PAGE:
3. Reading body language, tone of voice, or social cues accurately
The advice for auditory processing applies here. Asking a trusted colleague to be your nonverbal communication translator may be helpful in situations where accurate listening is important, but confidentiality is not.
The next two skills involve staying mentally present in the conversational moment.
4. Maintaining attention
If you often find yourself distracted when trying to listen to someone, control your environment as much as possible. Before you begin, set an intention by taking a moment to deliberately focus on this person, in this moment, in a conversation that will be about this topic. If appropriate, use a written agenda or in-the-moment whiteboarding to keep yourself and the other person aligned. If you do have a lapse in attention, admit it, apologize, and ask the person to repeat what they said. (Yes, it’s embarrassing, but it happens to everyone occasionally and to some of us frequently.) Arrive a few minutes early to acclimate yourself if you are having a meeting in a new place.
5. Regulating your emotional response
Meditation has both immediate and short-term benefits for relaxation and emotional control, regardless of the particular practice. The key is to do it twice a day for 10 to 20 minutes, focusing on a mental image or repeating a phrase and dismissing other thoughts as they come.
In the moment, focus on your breathing and do a “grounding exercise” if you feel agitated. These are simple psychological practices that work to pull people back to the present moment by directing attention to the immediate environment. Typical exercises include naming five colored objects that you can see (e.g., green couch, black dog, gold lamp, white door, red rug) or identifying four things that you are hearing, seeing, feeling, and smelling (e.g., hearing birdsong, seeing chair, feeling chenille upholstery, smelling neighbors’ cooking).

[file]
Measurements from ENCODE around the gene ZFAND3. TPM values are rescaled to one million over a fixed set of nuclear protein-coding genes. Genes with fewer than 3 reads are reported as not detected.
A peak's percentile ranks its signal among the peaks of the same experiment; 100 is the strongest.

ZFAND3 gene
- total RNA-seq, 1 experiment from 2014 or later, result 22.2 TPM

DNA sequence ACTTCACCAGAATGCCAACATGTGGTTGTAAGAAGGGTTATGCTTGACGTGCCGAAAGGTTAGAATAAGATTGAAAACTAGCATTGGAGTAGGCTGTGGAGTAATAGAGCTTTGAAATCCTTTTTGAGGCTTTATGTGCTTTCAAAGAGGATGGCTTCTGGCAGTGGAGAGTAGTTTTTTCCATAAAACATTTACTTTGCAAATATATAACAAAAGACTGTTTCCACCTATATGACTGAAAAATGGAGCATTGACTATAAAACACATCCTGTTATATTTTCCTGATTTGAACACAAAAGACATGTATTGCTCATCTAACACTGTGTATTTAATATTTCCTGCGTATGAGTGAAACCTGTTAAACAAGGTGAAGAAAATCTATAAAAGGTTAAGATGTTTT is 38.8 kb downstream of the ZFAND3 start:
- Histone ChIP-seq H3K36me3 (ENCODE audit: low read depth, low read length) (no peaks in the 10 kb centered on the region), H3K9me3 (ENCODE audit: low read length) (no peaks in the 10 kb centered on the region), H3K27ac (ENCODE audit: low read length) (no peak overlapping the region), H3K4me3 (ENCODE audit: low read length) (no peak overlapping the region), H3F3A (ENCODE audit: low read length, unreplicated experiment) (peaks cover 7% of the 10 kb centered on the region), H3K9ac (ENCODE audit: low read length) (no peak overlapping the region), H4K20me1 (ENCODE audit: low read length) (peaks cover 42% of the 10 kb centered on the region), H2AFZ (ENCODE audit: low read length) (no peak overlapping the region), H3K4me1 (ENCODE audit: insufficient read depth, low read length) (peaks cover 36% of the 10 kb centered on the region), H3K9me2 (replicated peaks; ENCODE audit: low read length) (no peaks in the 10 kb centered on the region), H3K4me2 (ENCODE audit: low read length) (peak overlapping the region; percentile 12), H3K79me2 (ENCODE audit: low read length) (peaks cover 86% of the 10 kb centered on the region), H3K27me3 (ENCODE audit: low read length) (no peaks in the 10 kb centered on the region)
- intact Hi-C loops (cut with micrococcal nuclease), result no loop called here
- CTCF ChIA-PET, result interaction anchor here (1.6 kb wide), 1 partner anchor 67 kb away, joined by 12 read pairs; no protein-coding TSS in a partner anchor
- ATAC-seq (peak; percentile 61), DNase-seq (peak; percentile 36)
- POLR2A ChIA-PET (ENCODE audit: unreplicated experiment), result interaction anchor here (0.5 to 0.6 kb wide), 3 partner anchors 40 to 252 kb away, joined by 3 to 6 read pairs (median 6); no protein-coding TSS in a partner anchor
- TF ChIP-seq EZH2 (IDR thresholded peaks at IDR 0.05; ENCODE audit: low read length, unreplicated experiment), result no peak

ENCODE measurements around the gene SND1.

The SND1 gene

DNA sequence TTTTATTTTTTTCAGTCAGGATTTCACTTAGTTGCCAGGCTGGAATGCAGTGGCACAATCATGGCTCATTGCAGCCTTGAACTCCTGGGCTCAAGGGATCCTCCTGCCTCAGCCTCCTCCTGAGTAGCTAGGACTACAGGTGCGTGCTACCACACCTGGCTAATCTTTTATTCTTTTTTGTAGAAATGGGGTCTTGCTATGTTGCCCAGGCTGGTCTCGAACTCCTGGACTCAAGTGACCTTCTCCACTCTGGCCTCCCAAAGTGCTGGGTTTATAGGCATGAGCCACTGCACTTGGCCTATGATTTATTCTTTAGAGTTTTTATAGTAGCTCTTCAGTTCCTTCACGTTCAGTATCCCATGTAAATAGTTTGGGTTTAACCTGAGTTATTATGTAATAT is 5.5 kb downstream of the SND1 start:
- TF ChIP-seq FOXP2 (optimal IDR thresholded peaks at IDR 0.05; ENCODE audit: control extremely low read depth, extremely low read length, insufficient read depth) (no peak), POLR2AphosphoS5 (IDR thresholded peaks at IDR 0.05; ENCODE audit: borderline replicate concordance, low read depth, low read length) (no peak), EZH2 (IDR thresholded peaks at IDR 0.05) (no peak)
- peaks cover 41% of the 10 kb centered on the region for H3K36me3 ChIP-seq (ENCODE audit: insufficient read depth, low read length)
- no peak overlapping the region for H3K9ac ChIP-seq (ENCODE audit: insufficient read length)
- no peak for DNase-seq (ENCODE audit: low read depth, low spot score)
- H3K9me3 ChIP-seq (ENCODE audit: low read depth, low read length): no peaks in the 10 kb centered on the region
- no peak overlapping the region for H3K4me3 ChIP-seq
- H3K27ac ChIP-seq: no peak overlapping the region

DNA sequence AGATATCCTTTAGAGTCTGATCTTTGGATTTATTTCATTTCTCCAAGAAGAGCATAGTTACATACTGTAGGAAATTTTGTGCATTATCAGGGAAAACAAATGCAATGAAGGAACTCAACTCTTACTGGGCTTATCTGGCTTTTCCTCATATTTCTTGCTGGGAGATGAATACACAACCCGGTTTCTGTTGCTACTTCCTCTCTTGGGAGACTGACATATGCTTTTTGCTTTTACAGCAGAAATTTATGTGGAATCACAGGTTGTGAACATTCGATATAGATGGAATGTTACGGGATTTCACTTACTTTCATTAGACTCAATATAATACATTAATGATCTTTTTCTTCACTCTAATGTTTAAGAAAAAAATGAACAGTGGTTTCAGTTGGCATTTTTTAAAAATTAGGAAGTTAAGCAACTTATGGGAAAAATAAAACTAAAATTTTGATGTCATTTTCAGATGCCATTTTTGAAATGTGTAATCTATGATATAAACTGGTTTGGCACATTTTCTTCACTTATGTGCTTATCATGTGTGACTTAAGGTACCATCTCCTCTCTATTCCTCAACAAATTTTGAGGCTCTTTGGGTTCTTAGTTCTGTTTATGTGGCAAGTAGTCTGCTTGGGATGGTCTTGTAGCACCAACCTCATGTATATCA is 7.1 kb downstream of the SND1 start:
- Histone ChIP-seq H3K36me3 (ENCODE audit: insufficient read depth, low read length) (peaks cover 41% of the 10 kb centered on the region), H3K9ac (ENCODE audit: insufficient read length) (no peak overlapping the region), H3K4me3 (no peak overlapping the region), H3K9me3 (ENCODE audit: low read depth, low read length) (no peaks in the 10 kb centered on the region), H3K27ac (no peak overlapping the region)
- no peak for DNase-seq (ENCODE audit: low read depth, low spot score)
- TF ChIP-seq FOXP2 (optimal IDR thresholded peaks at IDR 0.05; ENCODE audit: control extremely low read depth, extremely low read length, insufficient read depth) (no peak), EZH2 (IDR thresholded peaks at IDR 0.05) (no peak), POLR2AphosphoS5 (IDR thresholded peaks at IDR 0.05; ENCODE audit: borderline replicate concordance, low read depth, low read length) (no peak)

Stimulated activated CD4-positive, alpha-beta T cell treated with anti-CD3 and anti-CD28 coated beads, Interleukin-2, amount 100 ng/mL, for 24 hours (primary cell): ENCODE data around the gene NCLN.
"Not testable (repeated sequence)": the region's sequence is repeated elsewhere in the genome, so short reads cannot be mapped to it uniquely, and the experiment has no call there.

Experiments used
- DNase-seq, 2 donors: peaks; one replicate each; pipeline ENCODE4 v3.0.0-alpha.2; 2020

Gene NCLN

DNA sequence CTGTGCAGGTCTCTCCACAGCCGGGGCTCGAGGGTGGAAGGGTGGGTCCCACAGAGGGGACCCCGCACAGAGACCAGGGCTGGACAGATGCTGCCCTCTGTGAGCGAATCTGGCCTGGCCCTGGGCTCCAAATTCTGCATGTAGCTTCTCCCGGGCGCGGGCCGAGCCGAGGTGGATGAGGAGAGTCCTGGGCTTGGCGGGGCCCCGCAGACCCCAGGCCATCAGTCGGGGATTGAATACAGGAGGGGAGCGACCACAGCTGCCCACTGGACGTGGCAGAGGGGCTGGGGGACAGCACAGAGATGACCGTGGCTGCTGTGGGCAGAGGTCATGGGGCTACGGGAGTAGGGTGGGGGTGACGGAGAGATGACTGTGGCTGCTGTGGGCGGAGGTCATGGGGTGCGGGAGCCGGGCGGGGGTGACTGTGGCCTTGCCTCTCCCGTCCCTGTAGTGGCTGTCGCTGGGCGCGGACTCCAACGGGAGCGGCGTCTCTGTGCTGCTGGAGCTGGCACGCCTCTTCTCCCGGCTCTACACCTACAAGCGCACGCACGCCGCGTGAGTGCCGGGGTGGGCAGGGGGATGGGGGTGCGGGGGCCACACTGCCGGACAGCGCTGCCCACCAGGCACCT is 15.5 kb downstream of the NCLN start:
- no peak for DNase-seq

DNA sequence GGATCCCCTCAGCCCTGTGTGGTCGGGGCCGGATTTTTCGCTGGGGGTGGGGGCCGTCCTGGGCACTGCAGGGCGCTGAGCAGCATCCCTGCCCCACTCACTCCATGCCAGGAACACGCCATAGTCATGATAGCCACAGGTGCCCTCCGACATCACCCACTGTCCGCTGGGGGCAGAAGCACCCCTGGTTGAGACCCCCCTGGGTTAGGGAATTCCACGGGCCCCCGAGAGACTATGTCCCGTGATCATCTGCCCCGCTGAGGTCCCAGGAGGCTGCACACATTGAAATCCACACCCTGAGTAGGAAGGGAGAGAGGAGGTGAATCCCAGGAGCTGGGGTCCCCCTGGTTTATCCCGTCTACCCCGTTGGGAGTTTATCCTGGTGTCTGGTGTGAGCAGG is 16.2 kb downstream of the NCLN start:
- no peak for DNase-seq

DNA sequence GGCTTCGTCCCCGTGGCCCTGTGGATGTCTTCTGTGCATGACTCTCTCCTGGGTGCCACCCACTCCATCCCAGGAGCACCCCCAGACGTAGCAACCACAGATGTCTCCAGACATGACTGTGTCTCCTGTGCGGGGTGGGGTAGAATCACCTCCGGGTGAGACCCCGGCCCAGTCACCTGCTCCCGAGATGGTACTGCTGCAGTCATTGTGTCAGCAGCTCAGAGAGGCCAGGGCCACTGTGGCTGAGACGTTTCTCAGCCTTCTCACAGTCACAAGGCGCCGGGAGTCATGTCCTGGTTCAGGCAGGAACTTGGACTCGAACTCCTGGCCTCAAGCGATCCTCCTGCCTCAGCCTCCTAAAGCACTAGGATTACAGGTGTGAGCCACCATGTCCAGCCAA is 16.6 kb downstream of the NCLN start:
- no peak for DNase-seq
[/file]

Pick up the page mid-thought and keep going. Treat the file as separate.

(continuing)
Finally, the active listener has to pull the entire package — receiving the message and acknowledging its receipt — together, in the moment. It can be challenging!
6. Integrating multiple sources of information.
At the very least, you are both listening to words and watching body language. You may also be listening to multiple people at once, communicating on multiple platforms simultaneously, or listening while also taking in visual information, such as building plans or sales projections.Figure out what helps you listen best. Do you need information in advance? A “processing break”? A chance to circle back and confirm everyone’s understanding? This is another situation where it can be helpful to have another person taking in the same information, who can fill you in on what you might have missed.
7. “Performing” active listening (e.g., eye contact, nodding, appropriate facial expressions).
If you have a natural poker face, or find it easier to pay attention to people’s words if you don’t make eye contact, share that information with your conversation partner, and thank them for accommodating you. Do extra repetition to make up for the lack of nonverbal communication. You may want to practice better performativity skills, but don’t add that mental burden to important conversations. Ask a five-year-old to tell you about their favorite superhero, then practice acting like you’re listening.